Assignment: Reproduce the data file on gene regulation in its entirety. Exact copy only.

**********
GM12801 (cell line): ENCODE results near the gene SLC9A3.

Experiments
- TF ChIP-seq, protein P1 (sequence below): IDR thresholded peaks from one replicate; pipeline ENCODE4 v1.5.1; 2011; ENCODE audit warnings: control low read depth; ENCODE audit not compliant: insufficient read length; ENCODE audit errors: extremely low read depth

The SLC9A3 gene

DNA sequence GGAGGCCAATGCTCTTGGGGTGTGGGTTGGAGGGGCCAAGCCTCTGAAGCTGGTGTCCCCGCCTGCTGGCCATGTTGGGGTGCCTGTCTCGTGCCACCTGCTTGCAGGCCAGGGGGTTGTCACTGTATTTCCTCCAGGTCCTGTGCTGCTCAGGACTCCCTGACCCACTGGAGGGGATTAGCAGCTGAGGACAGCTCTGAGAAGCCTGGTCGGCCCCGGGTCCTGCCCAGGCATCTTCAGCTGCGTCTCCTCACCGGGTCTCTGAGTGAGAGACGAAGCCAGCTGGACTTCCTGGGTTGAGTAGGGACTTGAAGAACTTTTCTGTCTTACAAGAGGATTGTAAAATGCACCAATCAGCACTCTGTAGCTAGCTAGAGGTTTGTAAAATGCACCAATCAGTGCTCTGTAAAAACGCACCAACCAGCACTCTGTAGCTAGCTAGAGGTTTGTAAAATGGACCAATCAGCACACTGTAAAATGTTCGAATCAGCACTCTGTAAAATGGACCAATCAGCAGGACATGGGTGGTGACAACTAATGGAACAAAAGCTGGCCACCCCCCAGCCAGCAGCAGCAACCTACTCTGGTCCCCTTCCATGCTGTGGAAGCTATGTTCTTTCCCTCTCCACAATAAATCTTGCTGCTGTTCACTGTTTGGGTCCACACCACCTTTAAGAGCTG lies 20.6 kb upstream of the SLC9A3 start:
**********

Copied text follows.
GM12801 (cell line): ENCODE results near the gene SLC9A3.

Experiments
- TF ChIP-seq, protein P1 (sequence below): IDR thresholded peaks from one replicate; pipeline ENCODE4 v1.5.1; 2011; ENCODE audit warnings: control low read depth; ENCODE audit not compliant: insufficient read length; ENCODE audit errors: extremely low read depth

The SLC9A3 gene

DNA sequence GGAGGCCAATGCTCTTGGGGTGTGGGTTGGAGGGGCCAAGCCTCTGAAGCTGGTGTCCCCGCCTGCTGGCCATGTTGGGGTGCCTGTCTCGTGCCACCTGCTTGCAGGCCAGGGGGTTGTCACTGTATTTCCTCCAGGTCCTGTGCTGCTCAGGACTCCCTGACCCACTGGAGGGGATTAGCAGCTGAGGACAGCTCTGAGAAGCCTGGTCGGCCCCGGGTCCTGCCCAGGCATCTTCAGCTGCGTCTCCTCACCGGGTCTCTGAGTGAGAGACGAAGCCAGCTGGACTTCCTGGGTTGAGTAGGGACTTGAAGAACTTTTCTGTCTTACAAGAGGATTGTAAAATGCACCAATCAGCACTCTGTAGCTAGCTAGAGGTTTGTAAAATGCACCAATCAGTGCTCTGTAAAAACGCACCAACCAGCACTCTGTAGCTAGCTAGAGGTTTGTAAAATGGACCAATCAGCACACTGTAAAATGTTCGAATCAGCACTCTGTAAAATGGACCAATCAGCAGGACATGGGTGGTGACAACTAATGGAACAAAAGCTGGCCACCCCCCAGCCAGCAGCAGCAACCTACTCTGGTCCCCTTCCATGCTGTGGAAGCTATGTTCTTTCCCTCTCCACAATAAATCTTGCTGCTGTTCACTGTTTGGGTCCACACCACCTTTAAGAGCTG lies 20.6 kb upstream of the SLC9A3 start: